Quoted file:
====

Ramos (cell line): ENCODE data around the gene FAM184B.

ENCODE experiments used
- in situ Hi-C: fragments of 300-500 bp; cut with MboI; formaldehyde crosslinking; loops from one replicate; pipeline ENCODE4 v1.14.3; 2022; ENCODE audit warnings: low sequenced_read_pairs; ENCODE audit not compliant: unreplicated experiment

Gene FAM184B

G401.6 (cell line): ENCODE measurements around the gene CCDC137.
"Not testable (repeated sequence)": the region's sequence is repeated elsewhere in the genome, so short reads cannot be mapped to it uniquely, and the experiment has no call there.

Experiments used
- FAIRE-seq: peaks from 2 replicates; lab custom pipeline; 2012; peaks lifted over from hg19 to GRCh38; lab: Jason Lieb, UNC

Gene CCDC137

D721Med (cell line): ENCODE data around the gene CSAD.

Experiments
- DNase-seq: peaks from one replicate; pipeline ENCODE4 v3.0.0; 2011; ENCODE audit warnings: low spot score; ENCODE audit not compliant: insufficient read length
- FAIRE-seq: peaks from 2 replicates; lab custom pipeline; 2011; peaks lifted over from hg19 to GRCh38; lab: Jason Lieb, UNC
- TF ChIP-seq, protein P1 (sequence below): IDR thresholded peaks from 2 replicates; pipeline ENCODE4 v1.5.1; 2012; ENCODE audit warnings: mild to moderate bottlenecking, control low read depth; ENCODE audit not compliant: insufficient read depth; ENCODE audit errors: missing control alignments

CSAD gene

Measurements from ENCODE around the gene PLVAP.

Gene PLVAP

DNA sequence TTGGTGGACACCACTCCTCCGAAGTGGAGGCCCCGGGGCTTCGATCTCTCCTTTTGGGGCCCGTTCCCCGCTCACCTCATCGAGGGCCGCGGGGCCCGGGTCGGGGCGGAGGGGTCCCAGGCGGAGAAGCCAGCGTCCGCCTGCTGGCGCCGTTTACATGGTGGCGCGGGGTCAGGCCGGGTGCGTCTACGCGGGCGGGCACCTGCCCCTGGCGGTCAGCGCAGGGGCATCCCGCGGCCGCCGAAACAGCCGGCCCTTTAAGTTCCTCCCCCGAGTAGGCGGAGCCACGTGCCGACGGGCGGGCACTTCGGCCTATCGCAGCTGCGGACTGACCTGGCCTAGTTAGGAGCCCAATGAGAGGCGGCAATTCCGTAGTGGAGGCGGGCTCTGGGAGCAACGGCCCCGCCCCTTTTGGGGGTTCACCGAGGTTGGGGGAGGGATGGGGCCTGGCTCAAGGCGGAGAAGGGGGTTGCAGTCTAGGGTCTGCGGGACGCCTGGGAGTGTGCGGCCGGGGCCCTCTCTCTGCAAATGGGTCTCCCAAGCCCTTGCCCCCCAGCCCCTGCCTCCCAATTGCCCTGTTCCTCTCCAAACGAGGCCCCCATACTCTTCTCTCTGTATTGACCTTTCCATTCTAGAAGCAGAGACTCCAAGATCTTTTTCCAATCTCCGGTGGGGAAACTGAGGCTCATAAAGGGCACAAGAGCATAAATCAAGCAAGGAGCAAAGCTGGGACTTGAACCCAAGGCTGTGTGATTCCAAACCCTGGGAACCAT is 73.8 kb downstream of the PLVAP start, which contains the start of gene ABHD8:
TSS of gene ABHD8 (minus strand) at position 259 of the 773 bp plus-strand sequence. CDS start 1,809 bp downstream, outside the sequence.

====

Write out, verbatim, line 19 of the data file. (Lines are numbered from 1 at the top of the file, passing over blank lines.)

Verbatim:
TSS of gene ABHD8 (minus strand) at position 259 of the 773 bp plus-strand sequence. CDS start 1,809 bp downstream, outside the sequence.